Not-So-Freshman Feature: Quarterback Rob Pannullo Fulfills a Lifelong Baseball Dream

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Updated: March 23, 2016

In the current world of sports, the new generation of athletes is constantly pushed to specialize in just one activity, a belief that is enforced through recruiting, off-season practices, tournaments, and weight training. The nature of playing a sport has become a year-round endeavor. Kids are often pressured into picking their favorite game to pursue growing up, resulting in less multi-sport athletes. However, this concept of versatility isn’t completely gone.

“I definitely think that having that experience of playing more than one sport is invaluable,” stated Big Red sprint football quarterback and baseball pitcher Rob Pannullo, a model multi-sport athlete. “A lot of people try to specialize in one sport. Obviously, that’s been something that’s happened more over time, but having that competitive experience from playing two different seasons is truly invaluable,” he elaborated.

Pannullo has been a very talented asset to the sprint football team, playing as both a wide receiver and a quarterback throughout his freshman season. By the end of his rookie year, Pannullo took over the reigns as starting quarterback and emerged as a promising dual threat option.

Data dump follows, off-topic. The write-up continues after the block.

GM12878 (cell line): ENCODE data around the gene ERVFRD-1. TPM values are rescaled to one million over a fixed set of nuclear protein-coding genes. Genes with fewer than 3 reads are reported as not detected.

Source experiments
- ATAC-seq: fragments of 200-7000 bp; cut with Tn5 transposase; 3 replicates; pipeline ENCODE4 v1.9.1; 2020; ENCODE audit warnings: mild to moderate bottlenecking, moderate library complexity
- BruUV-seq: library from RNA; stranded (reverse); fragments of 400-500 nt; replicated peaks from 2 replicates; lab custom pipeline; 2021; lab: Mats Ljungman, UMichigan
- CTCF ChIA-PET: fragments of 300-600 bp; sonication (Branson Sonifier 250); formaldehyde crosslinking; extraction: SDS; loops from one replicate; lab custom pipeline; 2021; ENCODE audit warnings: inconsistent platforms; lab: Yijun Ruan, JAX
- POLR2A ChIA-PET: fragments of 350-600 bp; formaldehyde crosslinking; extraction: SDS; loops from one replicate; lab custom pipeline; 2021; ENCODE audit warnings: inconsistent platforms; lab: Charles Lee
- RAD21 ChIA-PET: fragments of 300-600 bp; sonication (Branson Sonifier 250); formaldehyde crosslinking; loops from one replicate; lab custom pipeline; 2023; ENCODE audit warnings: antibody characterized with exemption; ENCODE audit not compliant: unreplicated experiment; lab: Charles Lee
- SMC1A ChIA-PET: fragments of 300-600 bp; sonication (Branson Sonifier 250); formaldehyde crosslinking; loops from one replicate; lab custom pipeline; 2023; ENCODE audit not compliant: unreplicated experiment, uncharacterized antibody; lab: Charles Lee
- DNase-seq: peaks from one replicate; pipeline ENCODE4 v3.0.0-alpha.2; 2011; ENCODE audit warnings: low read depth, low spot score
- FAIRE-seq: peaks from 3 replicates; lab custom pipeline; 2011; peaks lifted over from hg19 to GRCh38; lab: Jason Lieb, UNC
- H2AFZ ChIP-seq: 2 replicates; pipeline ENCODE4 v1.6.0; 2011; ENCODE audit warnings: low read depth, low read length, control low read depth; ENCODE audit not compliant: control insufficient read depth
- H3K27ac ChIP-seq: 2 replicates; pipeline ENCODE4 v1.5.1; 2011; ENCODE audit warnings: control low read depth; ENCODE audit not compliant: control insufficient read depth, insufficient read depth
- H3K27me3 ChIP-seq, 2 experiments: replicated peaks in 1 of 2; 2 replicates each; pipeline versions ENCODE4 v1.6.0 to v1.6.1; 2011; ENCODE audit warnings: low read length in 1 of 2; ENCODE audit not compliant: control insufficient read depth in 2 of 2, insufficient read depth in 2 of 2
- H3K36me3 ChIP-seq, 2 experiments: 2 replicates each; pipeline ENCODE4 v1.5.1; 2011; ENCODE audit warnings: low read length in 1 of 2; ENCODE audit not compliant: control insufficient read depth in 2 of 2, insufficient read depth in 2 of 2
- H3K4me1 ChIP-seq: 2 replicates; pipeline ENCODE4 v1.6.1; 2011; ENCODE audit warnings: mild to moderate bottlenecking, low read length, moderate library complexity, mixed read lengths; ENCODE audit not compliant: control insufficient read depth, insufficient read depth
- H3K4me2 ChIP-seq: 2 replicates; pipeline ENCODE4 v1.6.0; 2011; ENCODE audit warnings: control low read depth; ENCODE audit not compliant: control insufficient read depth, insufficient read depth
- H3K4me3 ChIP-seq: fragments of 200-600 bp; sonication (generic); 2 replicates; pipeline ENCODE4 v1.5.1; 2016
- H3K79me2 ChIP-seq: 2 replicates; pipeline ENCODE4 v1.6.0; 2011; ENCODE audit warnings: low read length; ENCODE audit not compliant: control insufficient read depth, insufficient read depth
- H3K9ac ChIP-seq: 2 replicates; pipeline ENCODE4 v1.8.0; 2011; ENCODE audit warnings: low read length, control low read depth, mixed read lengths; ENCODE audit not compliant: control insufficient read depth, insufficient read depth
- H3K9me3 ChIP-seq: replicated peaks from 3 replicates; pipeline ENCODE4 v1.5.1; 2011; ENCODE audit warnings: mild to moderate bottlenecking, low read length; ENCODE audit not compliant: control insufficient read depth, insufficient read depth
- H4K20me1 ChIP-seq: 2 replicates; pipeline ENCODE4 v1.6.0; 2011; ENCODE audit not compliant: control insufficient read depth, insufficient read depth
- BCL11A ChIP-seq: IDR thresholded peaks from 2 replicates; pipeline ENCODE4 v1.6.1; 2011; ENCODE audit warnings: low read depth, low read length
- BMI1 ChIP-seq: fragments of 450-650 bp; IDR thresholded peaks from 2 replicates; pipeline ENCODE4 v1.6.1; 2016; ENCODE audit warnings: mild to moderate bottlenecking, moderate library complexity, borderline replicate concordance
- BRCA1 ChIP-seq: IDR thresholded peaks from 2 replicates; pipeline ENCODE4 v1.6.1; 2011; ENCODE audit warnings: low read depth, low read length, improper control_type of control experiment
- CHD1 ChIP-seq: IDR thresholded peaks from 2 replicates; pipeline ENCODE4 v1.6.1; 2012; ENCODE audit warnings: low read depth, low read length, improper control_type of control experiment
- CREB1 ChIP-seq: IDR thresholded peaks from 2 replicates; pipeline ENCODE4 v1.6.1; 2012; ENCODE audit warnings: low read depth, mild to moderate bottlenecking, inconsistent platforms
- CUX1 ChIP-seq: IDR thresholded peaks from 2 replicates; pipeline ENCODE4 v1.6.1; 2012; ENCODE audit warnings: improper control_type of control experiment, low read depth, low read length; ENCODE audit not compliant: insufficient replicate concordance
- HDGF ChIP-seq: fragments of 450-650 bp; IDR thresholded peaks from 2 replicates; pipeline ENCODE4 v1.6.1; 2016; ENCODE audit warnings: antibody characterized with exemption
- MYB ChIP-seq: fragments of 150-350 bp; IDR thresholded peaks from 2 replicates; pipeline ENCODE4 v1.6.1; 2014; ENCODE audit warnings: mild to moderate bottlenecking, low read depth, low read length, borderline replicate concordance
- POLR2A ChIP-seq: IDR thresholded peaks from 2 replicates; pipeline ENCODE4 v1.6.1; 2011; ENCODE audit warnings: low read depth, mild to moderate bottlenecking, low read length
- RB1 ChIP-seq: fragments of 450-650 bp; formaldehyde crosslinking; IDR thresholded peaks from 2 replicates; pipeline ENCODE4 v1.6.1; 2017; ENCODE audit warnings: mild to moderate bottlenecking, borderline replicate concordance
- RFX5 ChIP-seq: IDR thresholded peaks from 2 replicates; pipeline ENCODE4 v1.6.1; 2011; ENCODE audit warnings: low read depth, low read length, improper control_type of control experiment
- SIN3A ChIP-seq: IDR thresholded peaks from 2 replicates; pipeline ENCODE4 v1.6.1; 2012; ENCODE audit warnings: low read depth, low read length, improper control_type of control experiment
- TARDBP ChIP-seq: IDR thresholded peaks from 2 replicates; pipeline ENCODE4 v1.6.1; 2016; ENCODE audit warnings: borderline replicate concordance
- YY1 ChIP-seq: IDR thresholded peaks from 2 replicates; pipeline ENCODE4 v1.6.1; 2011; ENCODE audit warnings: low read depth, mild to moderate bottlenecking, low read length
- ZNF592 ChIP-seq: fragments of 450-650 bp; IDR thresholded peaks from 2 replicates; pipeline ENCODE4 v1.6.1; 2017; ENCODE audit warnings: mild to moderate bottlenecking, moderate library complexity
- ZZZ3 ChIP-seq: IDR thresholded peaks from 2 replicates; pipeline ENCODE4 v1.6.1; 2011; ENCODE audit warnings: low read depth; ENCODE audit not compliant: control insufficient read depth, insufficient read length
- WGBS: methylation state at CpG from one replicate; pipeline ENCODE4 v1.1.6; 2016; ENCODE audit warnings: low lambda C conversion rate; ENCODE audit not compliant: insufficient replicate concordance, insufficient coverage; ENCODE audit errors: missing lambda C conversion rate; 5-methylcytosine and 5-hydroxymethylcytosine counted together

During his first full fall under center, Pannullo experienced a breakout sophomore campaign, tallying 982 passing yards, an additional 408 on the ground, and 16 total touchdowns through all seven games to earn All-CSFL honorable mention. He set career highs of 23 completions for 295 yards in the air and four passing touchdowns against Navy and concluded the season with 266 all-purpose yards in a 38-21 victory over Mansfield. In 2015, Pannullo continued his success, racking up 440 yards rushing, 605 passing, and 10 total touchdowns.

Despite his achievements on the gridiron, Pannullo had a dream that needed to be fulfilled. “I’ve always wanted to play baseball here at Cornell,” he said. “I always had, in the back of my head, a hope that I could walk on to the varsity team.”

When former Big Red head coach Bill Walkenbach left Ithaca for his hometown Claremont-Mudd-Scripps baseball program following last year, Pannullo saw a golden opportunity to realize his goal with the hiring of new Ted Thoren Head Coach of Baseball, Dan Pepicelli.

“Once the coaching change was made, it definitely helped out because Coach Pepicelli was open to taking in players that he necessarily hadn’t known yet,” described Pannullo.